Archive for the ‘News from the Future’ Category
Interesting article from IEEE Spectrum about the potential benefits of developing a usefully rechargeable lithium-oxygen cell (for use, most importantly, in electric cars) and the challenges that remain for that research. So-called “air batteries,” in which one of the reacting chemical species is atmospheric oxygen, are already widely employed, for instance, in hearing-aid batteries, which are commonly zinc-air cells with a piece of adhesive film that must be removed before use to allow atmospheric oxygen onto the cathode. The know-how to make lithium-air cells is available right now; the hard part is making the reverse process practical over many recharging cycles. [Thanks, Glen!]
The “Skin Gun”. A simple idea backed by stem cell research. It’s a spray gun that sprays skin. It uses your own cells, and the new skin is sprayed on – within a few *days* it’s completely healed. Still experimental, very promising.
So first up, medical advances and within 10 years graffiti artists will be skinning up buildings with their own DNA.
Smart contact lenses for health and head-up displays at New Scientist:
The next time you gaze deep into someone’s eyes, you might be shocked at what you see: tiny circuits ringing their irises, their pupils dancing with pinpricks of light. These smart contact lenses aren’t intended to improve vision. Instead, they will monitor blood sugar levels in people with diabetes or look for signs of glaucoma.
The lenses could also map images directly onto the field of view, creating head-up displays for the ultimate augmented reality experience, without wearing glasses or a headset. To produce such lenses, researchers are merging transparent, eye-friendly materials with microelectronics.
In 2008, as a proof of concept, Babak Parviz at the University of Washington in Seattle created a prototype contact lens containing a single red LED. Using the same technology, he has now created a lens capable of monitoring glucose levels in people with diabetes.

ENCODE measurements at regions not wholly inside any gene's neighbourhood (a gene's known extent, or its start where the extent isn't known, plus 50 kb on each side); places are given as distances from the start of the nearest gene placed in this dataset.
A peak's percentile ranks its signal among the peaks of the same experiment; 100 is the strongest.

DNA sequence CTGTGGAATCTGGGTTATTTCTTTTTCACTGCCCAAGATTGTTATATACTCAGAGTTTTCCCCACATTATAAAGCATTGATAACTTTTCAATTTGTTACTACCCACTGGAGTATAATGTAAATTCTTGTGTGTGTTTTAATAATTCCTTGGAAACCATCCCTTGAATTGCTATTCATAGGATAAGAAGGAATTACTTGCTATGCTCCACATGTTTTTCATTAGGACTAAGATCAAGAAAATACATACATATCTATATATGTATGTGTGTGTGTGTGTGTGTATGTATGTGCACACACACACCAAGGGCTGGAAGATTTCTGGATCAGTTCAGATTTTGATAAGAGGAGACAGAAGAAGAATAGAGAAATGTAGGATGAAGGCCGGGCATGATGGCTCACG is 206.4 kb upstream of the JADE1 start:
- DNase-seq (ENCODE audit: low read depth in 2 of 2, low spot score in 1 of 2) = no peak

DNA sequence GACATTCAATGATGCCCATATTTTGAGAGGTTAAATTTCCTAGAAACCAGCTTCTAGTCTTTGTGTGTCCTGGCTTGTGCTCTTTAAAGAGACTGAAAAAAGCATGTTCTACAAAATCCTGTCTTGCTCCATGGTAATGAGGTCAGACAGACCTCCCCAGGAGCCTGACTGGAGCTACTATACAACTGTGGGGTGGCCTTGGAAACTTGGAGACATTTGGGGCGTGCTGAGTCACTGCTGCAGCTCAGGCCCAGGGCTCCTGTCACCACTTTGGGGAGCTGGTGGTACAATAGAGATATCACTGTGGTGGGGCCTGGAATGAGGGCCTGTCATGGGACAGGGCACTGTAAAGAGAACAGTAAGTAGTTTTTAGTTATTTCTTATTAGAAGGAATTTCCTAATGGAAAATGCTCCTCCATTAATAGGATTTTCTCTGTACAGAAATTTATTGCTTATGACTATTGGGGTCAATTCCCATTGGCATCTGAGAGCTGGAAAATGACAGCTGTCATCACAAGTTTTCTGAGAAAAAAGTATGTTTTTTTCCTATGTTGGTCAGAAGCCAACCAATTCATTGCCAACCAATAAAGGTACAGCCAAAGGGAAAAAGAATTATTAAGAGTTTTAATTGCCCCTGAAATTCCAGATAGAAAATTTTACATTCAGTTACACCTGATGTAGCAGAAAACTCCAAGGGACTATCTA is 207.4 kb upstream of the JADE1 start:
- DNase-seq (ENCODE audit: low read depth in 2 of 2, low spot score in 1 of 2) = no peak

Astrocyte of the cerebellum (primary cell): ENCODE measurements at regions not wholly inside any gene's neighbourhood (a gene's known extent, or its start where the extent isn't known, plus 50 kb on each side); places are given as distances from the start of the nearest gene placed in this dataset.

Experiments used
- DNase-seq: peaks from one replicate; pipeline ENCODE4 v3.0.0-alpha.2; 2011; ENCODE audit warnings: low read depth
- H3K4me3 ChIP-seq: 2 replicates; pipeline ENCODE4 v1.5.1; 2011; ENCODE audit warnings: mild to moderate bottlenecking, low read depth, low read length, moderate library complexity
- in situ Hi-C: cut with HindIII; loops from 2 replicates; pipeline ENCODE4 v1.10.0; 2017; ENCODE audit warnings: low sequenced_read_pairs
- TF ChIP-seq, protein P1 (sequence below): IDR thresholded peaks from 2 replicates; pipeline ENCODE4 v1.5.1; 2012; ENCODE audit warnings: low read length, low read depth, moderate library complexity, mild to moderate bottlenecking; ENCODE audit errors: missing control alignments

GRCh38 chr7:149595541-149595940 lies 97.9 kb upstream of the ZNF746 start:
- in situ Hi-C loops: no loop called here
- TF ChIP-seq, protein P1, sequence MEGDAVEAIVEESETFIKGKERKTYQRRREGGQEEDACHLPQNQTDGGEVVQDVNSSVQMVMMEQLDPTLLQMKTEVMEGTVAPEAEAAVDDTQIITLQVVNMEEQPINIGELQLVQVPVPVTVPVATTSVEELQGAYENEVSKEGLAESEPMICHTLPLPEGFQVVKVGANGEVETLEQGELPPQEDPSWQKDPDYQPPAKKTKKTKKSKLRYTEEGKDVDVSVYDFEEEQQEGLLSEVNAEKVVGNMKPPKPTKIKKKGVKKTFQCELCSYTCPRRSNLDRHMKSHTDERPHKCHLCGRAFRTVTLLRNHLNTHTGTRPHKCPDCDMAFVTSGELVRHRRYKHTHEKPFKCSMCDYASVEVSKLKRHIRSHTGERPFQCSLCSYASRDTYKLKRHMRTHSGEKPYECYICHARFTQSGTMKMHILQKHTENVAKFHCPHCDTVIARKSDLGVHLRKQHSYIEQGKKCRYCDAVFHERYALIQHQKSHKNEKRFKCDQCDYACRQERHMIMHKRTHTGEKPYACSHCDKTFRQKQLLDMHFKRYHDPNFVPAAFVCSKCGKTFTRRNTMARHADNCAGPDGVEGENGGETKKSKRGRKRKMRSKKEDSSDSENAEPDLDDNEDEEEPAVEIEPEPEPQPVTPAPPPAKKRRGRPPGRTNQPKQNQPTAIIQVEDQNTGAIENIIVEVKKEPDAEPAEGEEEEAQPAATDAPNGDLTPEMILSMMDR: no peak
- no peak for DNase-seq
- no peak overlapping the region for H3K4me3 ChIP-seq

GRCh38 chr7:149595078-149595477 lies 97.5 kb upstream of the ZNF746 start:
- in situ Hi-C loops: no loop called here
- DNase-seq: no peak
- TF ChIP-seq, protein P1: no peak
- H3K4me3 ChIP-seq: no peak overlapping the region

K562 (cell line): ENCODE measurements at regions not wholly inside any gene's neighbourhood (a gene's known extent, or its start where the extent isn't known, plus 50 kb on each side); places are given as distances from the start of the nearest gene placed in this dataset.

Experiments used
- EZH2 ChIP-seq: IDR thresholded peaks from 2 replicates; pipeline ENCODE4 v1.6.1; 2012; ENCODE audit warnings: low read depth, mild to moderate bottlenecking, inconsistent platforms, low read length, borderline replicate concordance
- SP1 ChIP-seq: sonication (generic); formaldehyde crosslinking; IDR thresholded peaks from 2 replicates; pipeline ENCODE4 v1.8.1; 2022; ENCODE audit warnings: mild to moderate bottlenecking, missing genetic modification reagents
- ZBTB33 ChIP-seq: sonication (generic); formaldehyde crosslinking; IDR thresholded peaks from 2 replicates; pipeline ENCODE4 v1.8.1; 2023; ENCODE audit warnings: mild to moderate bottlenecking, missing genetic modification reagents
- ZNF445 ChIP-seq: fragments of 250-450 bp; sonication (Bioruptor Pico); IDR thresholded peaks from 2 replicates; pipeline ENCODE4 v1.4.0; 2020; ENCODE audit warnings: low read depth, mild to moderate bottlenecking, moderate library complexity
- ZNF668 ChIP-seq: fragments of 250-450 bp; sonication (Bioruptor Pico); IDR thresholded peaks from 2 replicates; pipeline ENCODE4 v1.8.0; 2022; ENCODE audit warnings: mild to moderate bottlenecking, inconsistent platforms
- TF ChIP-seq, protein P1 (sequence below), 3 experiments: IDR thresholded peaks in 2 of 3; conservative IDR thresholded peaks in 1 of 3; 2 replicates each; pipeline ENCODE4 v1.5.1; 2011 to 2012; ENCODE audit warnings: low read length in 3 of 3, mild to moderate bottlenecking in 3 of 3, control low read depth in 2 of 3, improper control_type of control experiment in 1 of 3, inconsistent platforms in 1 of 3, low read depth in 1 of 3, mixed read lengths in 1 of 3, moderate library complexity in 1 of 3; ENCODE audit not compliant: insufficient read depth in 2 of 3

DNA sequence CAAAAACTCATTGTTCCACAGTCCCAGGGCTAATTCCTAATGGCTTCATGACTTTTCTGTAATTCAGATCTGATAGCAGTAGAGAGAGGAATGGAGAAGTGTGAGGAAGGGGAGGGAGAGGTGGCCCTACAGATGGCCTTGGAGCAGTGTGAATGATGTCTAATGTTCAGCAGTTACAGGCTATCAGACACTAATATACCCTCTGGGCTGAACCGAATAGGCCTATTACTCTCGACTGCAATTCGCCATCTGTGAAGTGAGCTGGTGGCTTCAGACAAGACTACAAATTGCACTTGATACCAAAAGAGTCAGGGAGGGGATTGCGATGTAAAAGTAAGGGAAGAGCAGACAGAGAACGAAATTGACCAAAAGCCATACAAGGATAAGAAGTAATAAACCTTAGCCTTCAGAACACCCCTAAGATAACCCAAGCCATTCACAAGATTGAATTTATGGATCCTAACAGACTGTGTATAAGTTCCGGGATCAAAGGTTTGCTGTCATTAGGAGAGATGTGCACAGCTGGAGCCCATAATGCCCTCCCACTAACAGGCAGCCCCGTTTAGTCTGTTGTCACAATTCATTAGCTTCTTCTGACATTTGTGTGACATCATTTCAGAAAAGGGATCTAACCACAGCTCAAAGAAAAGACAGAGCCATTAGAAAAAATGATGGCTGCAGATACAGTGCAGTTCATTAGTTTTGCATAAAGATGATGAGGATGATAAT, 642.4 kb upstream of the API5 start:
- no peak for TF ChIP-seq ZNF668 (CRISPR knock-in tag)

It works because glucose levels in tear fluid correspond directly to those found in the blood, making continuous measurement possible without the need for thumb pricks, he says. Parviz’s design calls for the contact lens to send this information wirelessly to a portable device worn by diabetics, allowing them to manage their diet and medication more accurately.
[via Cool Hunting]
Teams of quadrotors autonomously build tower-like cubic structures from modular parts. Work done by Quentin Lindsey, Daniel Mellinger, and Vijay Kumar at the GRASP Lab, University of Pennsylvania.
Kids try their hands at robotics, da Vinci style, thanks Kevin!
The task at hand seemed simple: Take a small rubber band and wrap it around a penny. But the task here was more like minor surgery that was performed Sunday at Liberty Science Center by children and adults eager to try their hands at test driving a da Vinci Surgical System, a.k.a. da Vinci robot. There was even a surgeon on call to answer questions and discuss his own experience , performing the first robotic kidney transplant. The demonstration was all part of a Liberty Science Center educational segment that that partners with New Jersey hospitals including Atlantic Health System and Saint Barnabas Health System to introduce children to medical technology such as robotic surgery.